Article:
Lachhman said, “As per the 2011 census, the labour workforce in Punjab is close to 13 lakh and they are sitting at home. The paddy labour shortage can still be stemmed if the government further advances the transplantation dates.”

Jasbir Singh, a labour union leader from Taran Taran district’s Patti area, said that Punjab’s labour class, historically landless farmers, were always subjected to humiliation. “I want the state government to intervene and fix wages after talking to both sides. If it can’t happen, the district administration must intervene and stop panchayats from taking such one-sided decisions,” he said.

‘Wrong for state to act as mute spectator’

Kesar Singh Bhangoo, a professor of economics at Punjabi University in Patiala, said that it was wrong for the state government to act as a mute spectator when tension between farmers and labour workforce had flared up to this extent.

“There is a way out. The state can rope in the farm labour force under MGNREGA and pay them over and above what the panchayats decide. This way, both sides will be benefited,” he said.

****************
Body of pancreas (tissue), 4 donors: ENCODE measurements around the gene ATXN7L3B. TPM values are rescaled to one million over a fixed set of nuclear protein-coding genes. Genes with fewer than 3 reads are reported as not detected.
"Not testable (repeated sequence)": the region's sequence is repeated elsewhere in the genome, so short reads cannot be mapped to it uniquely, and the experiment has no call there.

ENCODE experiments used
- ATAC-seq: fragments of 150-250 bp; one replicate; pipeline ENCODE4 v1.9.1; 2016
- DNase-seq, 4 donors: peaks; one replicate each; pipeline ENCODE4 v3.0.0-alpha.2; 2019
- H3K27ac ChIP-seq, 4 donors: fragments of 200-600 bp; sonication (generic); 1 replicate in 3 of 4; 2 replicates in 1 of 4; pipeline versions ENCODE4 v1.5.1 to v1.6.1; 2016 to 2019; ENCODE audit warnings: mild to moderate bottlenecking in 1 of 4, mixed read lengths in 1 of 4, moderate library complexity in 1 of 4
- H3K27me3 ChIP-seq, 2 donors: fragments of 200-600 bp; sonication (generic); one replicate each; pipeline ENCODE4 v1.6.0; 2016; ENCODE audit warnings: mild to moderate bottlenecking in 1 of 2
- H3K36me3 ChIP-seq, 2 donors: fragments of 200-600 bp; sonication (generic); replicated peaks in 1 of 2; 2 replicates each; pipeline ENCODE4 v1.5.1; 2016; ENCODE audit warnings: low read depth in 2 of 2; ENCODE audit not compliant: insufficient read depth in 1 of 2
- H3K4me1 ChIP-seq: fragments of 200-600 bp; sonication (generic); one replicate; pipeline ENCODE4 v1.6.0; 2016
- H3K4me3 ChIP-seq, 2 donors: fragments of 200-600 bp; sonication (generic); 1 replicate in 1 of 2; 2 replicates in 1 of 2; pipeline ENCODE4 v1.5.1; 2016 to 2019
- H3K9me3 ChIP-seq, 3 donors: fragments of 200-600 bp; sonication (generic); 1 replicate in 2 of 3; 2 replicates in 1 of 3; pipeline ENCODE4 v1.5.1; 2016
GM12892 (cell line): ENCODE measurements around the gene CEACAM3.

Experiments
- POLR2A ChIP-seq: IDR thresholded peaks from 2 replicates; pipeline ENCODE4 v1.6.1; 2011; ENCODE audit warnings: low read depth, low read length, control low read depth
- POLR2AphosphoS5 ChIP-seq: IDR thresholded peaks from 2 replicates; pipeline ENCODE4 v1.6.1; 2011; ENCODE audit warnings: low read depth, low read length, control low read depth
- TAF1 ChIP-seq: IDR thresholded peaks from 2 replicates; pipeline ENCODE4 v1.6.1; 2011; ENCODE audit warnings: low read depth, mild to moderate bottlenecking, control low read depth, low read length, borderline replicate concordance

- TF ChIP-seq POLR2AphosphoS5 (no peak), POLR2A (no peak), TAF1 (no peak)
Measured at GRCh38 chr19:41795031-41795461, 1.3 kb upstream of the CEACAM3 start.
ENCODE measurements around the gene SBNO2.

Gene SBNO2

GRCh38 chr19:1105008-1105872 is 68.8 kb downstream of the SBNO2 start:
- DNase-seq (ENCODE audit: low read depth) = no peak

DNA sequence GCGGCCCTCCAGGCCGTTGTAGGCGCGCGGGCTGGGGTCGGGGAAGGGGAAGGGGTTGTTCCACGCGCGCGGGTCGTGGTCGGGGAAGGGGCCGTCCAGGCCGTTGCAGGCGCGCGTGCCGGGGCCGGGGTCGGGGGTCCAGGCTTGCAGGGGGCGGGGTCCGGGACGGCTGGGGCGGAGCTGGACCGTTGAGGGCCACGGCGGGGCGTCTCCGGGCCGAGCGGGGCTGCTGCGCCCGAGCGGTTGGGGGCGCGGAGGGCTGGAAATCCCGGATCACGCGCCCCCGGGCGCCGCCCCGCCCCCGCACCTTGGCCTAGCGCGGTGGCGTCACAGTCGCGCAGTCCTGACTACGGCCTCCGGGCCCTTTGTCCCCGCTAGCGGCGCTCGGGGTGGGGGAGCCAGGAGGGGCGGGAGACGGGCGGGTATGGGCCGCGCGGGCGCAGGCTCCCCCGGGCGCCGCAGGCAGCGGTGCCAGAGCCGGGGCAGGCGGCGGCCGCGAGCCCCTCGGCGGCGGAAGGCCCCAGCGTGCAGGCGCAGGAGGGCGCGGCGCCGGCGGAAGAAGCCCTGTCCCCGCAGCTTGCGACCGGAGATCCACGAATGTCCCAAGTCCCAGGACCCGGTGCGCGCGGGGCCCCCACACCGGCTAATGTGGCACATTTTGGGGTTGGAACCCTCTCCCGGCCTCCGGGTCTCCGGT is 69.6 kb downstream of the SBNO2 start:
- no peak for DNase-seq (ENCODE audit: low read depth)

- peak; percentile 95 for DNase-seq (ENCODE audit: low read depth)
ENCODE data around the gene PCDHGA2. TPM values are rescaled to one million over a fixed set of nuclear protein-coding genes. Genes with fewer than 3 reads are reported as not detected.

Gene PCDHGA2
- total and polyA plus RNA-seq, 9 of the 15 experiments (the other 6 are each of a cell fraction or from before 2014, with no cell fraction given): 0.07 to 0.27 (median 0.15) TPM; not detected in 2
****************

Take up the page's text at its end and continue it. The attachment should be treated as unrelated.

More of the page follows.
A farmer in Punjab. Photo: CIAT/Flickr (CC BY-SA 2.0)

He also said that such problems had arisen because the centre’s so-called 20 lakh crore relief package didn’t have a provision for direct cash transfers to farmers or farm labourers. “The new paddy MSP rate is also not adequate for farmers to bear their rising cost of production,” he said.

Noted economist Sucha Singh Gill, on other hand, fears that the current standoff could lead to social tension. Gill said that Punjab had a long history of farm labourers facing a social boycott at the hands of panchayats or big landowners. “Problem arises when market forces are not allowed to operate freely. This must be checked,” he said.

Manjit Singh, a former professor of sociology and director at the Ambedkar centre at Chandigarh’s Panjab University, said that in India, class and caste often go hand in hand. “For instance, Jat as a caste, landowners as a class are coterminous and they are also politically dominated. On the other hand, the farm workforce is lower in caste and largely landless and has no say in the power centre,” Singh said.

He also said that this asymmetry often weighs heavily against the rural poor, particularly Dalits who form a major part of the workforce. He said since the dominant voice within the government was only concerned about the needs of its own caste and class and often overlooked the interests of the labour force. This, he said, was evident in the Punjab government’s move on May 1 to withdraw the hike in the minimum wage of labourers, citing an economic crisis in the wake of the outbreak of the coronavirus.